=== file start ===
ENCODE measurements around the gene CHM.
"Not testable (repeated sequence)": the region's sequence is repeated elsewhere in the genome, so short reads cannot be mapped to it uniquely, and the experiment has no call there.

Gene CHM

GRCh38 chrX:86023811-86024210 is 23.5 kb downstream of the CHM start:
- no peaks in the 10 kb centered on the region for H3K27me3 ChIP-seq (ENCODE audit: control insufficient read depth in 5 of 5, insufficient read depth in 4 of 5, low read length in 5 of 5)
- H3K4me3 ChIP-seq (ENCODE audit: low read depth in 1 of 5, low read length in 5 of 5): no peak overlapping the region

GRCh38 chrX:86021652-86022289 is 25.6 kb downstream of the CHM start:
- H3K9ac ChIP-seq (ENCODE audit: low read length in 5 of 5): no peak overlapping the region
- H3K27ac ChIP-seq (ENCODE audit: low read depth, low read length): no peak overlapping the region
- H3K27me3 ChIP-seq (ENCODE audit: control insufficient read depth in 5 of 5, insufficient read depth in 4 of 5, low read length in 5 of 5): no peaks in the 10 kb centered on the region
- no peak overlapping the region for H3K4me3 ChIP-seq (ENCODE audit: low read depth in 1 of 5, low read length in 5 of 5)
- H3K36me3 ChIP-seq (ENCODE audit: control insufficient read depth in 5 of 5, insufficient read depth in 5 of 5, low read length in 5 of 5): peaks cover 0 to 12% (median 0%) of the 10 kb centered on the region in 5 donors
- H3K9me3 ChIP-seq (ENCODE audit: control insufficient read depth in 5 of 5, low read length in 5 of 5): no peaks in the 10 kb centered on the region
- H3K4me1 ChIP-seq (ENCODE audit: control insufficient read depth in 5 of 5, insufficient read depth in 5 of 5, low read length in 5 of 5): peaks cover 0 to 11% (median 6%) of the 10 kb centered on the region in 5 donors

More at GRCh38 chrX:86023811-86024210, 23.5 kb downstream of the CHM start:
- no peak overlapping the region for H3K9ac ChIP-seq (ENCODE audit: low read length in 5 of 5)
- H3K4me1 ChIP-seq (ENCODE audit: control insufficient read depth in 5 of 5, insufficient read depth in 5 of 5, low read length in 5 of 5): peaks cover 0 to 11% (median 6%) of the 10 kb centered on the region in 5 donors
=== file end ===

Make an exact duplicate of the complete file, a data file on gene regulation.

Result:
ENCODE measurements around the gene CHM.
"Not testable (repeated sequence)": the region's sequence is repeated elsewhere in the genome, so short reads cannot be mapped to it uniquely, and the experiment has no call there.

Gene CHM

GRCh38 chrX:86023811-86024210 is 23.5 kb downstream of the CHM start:
- no peaks in the 10 kb centered on the region for H3K27me3 ChIP-seq (ENCODE audit: control insufficient read depth in 5 of 5, insufficient read depth in 4 of 5, low read length in 5 of 5)
- H3K4me3 ChIP-seq (ENCODE audit: low read depth in 1 of 5, low read length in 5 of 5): no peak overlapping the region

GRCh38 chrX:86021652-86022289 is 25.6 kb downstream of the CHM start:
- H3K9ac ChIP-seq (ENCODE audit: low read length in 5 of 5): no peak overlapping the region
- H3K27ac ChIP-seq (ENCODE audit: low read depth, low read length): no peak overlapping the region
- H3K27me3 ChIP-seq (ENCODE audit: control insufficient read depth in 5 of 5, insufficient read depth in 4 of 5, low read length in 5 of 5): no peaks in the 10 kb centered on the region
- no peak overlapping the region for H3K4me3 ChIP-seq (ENCODE audit: low read depth in 1 of 5, low read length in 5 of 5)
- H3K36me3 ChIP-seq (ENCODE audit: control insufficient read depth in 5 of 5, insufficient read depth in 5 of 5, low read length in 5 of 5): peaks cover 0 to 12% (median 0%) of the 10 kb centered on the region in 5 donors
- H3K9me3 ChIP-seq (ENCODE audit: control insufficient read depth in 5 of 5, low read length in 5 of 5): no peaks in the 10 kb centered on the region
- H3K4me1 ChIP-seq (ENCODE audit: control insufficient read depth in 5 of 5, insufficient read depth in 5 of 5, low read length in 5 of 5): peaks cover 0 to 11% (median 6%) of the 10 kb centered on the region in 5 donors

More at GRCh38 chrX:86023811-86024210, 23.5 kb downstream of the CHM start:
- no peak overlapping the region for H3K9ac ChIP-seq (ENCODE audit: low read length in 5 of 5)
- H3K4me1 ChIP-seq (ENCODE audit: control insufficient read depth in 5 of 5, insufficient read depth in 5 of 5, low read length in 5 of 5): peaks cover 0 to 11% (median 6%) of the 10 kb centered on the region in 5 donors